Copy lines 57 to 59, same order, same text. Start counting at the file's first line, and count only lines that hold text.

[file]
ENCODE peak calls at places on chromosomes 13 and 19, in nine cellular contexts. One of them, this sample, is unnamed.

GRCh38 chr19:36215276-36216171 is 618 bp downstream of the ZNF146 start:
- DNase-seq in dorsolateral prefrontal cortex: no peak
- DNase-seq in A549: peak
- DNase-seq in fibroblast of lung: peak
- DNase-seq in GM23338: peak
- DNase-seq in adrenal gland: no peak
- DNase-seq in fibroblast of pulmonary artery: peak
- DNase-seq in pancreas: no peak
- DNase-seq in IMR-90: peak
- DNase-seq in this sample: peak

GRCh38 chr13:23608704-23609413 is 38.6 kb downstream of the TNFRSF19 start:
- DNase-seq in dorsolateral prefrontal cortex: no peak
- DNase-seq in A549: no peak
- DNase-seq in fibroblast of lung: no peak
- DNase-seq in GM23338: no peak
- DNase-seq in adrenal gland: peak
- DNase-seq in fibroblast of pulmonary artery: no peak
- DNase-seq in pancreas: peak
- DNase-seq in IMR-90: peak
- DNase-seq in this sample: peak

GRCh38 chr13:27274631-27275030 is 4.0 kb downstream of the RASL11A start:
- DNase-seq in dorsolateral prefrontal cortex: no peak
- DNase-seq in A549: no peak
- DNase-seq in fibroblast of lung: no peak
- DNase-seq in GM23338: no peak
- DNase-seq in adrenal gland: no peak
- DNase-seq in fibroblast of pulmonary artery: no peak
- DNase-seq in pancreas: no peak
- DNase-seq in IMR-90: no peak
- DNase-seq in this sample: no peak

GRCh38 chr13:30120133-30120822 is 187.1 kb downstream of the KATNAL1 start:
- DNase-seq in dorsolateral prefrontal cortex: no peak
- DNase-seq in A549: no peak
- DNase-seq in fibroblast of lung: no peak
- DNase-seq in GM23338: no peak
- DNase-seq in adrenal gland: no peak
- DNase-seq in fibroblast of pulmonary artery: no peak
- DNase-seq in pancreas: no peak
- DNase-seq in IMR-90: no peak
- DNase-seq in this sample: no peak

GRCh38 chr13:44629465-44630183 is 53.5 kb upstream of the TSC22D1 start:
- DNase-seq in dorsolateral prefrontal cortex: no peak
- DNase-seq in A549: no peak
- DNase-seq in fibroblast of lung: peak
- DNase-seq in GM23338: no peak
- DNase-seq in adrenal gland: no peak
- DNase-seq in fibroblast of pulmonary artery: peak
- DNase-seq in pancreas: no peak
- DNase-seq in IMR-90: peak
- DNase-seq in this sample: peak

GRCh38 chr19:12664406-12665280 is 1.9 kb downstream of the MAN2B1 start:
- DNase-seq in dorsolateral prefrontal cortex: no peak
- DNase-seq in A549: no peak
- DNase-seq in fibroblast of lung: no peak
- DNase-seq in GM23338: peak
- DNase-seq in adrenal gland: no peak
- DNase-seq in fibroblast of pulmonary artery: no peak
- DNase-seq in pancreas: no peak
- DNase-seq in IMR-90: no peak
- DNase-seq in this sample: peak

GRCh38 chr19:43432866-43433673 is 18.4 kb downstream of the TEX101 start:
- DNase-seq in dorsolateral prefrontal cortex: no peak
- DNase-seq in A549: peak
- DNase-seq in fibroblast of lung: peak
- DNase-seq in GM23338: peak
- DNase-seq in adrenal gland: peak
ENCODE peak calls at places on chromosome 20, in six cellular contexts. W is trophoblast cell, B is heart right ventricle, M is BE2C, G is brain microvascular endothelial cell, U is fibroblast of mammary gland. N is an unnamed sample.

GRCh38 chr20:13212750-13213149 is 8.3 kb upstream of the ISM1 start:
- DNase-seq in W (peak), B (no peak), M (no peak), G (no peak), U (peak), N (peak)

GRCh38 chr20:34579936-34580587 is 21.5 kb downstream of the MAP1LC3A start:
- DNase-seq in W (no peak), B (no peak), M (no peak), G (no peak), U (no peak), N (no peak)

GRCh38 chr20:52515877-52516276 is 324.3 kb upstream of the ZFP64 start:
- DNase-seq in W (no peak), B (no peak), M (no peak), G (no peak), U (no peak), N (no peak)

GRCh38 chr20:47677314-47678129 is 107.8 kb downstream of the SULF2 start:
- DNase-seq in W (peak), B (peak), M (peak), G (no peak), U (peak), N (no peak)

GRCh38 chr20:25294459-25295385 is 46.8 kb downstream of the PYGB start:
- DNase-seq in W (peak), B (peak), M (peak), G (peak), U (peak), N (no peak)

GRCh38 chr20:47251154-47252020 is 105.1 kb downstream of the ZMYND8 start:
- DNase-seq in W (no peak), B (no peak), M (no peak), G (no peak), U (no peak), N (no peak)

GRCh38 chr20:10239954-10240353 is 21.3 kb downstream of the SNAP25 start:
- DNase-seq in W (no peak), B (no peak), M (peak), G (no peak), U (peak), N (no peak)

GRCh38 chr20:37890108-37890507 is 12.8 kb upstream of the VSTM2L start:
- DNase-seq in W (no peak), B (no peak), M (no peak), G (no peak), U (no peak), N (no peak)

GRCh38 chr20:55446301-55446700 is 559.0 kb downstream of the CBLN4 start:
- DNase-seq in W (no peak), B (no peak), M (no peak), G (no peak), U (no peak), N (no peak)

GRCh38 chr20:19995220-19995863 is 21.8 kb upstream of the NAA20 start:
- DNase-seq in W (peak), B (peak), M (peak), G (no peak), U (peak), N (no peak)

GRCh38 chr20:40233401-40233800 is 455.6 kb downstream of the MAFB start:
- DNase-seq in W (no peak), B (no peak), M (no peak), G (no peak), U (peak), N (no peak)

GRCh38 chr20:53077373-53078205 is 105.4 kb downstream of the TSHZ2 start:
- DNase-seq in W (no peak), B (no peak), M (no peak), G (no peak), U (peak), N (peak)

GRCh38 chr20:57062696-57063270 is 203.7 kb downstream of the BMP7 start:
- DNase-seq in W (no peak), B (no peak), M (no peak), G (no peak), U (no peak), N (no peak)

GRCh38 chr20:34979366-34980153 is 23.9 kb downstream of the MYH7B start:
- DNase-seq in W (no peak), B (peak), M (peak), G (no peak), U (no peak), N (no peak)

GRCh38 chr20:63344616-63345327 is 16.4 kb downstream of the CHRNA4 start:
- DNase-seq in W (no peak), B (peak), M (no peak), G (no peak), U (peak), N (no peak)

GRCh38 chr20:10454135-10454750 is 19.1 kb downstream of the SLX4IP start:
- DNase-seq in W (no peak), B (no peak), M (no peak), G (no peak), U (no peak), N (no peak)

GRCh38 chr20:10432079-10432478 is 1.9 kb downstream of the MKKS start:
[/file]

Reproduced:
- DNase-seq in adrenal gland: no peak
- DNase-seq in fibroblast of pulmonary artery: no peak
- DNase-seq in pancreas: no peak